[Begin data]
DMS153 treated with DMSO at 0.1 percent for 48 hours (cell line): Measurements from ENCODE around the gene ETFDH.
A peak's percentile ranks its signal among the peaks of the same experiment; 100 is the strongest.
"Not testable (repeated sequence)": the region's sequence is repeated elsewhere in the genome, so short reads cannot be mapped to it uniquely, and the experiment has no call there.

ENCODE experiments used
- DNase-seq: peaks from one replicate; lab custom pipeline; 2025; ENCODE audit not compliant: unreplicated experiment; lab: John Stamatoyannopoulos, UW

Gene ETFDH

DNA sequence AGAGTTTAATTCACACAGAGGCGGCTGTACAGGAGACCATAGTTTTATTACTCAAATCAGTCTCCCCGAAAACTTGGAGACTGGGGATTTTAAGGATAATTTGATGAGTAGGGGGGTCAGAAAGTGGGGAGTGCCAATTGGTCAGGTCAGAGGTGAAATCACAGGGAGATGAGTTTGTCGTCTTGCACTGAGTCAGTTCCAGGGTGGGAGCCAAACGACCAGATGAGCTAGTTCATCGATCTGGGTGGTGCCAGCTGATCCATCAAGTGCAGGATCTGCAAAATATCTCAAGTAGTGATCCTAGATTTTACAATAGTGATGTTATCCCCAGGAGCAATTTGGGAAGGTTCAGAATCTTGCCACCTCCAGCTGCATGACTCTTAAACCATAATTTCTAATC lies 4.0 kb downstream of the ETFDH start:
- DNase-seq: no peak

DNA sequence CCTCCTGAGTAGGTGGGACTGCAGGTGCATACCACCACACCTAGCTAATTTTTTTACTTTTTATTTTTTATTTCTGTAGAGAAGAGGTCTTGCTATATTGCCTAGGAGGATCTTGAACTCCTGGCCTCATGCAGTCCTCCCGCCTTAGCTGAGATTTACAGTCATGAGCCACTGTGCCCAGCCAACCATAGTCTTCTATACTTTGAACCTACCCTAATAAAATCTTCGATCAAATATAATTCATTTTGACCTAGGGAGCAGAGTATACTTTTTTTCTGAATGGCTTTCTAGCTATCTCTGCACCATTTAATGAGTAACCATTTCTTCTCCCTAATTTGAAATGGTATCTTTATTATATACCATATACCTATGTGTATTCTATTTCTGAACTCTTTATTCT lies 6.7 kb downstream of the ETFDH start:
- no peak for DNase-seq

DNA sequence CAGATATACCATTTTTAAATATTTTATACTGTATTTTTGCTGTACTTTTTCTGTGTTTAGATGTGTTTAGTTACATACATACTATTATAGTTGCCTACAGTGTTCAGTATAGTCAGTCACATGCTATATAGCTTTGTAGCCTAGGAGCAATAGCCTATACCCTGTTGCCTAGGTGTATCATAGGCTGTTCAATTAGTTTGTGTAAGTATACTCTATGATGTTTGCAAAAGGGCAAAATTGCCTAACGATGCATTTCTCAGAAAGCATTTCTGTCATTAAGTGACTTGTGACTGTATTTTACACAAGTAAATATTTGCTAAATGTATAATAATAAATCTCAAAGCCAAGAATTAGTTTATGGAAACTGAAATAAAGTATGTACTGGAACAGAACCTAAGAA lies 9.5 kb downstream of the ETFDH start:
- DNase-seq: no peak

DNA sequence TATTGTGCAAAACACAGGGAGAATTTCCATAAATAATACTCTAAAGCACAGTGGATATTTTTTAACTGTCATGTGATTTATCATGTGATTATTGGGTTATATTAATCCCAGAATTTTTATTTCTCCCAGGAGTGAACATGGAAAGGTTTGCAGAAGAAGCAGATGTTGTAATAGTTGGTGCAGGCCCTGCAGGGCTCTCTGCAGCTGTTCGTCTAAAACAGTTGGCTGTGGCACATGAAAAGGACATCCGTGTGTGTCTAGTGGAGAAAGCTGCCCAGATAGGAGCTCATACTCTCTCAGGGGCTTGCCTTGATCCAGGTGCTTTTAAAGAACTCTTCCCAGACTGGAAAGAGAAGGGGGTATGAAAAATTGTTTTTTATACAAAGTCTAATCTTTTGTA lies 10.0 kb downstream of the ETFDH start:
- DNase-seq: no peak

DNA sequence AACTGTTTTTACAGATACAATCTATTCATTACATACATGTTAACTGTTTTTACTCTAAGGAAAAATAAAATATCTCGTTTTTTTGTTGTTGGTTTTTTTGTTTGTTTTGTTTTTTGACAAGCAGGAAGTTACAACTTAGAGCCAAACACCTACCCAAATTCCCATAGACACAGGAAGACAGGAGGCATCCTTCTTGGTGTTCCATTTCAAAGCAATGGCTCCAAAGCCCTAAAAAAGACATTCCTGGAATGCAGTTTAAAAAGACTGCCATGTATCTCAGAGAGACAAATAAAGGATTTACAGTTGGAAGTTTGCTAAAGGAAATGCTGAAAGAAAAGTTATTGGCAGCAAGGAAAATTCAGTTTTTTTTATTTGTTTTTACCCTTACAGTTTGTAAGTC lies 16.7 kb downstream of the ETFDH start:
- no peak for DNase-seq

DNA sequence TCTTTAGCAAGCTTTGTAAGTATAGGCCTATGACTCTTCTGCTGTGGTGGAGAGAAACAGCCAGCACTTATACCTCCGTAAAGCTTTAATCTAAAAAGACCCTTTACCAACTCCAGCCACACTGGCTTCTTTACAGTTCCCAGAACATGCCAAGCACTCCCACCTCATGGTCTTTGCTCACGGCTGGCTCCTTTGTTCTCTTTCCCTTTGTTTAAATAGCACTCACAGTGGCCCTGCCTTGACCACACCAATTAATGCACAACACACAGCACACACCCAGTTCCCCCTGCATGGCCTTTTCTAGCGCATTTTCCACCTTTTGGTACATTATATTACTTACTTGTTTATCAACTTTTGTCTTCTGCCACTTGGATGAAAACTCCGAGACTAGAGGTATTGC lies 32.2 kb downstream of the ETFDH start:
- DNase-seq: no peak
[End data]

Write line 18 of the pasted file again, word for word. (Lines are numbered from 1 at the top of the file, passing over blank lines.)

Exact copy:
- DNase-seq: no peak